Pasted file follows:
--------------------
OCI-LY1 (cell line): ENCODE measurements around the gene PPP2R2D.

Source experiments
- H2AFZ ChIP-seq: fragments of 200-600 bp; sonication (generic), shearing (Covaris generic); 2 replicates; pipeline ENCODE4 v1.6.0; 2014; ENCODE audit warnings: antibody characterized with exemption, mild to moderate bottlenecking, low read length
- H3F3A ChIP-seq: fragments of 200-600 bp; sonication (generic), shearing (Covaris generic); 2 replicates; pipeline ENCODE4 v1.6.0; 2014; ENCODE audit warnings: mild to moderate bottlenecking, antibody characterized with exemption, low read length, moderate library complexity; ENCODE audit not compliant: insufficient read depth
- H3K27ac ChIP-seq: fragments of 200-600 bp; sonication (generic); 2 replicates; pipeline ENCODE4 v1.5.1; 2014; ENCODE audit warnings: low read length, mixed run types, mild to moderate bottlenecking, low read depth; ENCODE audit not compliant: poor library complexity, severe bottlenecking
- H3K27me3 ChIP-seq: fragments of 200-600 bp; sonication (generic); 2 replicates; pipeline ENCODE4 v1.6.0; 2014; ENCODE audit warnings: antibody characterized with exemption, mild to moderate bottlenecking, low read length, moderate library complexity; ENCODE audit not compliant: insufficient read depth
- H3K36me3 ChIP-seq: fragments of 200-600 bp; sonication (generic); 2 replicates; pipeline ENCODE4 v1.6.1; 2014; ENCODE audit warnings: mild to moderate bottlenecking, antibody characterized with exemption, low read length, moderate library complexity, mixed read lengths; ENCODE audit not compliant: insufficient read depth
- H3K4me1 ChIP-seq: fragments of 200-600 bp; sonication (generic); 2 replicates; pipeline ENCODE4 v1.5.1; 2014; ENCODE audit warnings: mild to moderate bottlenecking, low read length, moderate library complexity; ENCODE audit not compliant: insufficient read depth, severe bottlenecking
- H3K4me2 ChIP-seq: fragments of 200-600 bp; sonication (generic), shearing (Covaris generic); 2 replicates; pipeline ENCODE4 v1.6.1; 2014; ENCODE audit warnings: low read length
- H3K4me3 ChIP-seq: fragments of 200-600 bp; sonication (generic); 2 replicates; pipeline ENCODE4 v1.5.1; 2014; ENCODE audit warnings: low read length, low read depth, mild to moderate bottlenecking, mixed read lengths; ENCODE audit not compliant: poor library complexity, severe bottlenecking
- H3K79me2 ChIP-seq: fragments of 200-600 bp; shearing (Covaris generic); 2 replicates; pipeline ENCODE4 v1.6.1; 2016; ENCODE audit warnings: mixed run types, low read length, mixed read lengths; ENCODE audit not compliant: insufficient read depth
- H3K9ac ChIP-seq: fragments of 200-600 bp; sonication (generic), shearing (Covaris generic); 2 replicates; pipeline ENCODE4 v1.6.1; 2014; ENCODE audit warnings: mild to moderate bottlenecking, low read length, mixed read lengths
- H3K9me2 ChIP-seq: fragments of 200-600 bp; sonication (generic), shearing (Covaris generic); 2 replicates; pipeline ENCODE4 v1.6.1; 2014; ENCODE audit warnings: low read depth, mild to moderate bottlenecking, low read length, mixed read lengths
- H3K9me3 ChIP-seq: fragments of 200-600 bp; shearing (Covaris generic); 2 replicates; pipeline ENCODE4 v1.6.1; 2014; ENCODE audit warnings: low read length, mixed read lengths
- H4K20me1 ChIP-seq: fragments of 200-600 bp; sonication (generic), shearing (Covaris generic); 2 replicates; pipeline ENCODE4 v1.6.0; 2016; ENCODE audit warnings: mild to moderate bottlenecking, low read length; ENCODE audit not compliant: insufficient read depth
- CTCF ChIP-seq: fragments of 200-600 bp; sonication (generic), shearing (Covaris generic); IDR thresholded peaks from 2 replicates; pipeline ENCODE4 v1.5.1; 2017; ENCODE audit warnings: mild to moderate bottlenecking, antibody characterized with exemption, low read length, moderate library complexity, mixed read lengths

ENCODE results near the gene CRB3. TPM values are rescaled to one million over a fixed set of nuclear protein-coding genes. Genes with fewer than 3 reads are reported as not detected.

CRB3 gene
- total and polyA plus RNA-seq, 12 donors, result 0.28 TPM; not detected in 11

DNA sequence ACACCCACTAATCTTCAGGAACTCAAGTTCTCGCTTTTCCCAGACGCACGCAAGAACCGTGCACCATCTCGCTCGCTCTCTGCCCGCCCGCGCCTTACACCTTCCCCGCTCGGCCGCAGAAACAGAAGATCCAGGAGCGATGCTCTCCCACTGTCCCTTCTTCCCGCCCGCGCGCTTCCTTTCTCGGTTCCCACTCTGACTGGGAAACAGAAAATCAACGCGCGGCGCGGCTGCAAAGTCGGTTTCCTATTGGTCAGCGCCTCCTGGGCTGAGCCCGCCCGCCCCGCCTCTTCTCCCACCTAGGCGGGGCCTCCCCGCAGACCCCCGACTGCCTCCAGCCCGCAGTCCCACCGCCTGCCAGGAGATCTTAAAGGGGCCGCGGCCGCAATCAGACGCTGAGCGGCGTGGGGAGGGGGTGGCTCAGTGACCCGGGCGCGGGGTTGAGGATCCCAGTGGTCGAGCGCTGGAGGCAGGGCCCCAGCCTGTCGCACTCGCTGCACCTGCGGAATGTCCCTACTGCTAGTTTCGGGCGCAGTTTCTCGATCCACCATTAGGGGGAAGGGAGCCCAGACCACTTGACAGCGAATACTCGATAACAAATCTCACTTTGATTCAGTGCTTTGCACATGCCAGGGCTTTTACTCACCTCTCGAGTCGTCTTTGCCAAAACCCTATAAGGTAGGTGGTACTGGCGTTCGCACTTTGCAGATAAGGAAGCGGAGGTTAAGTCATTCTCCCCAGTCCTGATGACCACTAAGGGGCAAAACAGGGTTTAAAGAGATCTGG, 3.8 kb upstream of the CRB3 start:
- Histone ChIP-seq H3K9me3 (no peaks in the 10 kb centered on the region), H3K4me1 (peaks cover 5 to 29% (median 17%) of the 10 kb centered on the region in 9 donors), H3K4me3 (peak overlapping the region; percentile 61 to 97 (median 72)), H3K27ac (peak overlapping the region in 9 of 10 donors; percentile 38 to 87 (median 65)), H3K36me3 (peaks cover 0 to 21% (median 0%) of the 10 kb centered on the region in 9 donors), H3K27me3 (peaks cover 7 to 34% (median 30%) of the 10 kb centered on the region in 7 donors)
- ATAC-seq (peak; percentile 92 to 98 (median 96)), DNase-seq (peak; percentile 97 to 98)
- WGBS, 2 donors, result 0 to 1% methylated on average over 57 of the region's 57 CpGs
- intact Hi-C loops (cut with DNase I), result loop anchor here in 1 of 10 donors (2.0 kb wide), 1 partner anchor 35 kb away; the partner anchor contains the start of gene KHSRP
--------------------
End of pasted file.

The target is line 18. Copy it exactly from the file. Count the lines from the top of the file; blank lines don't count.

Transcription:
CRB3 gene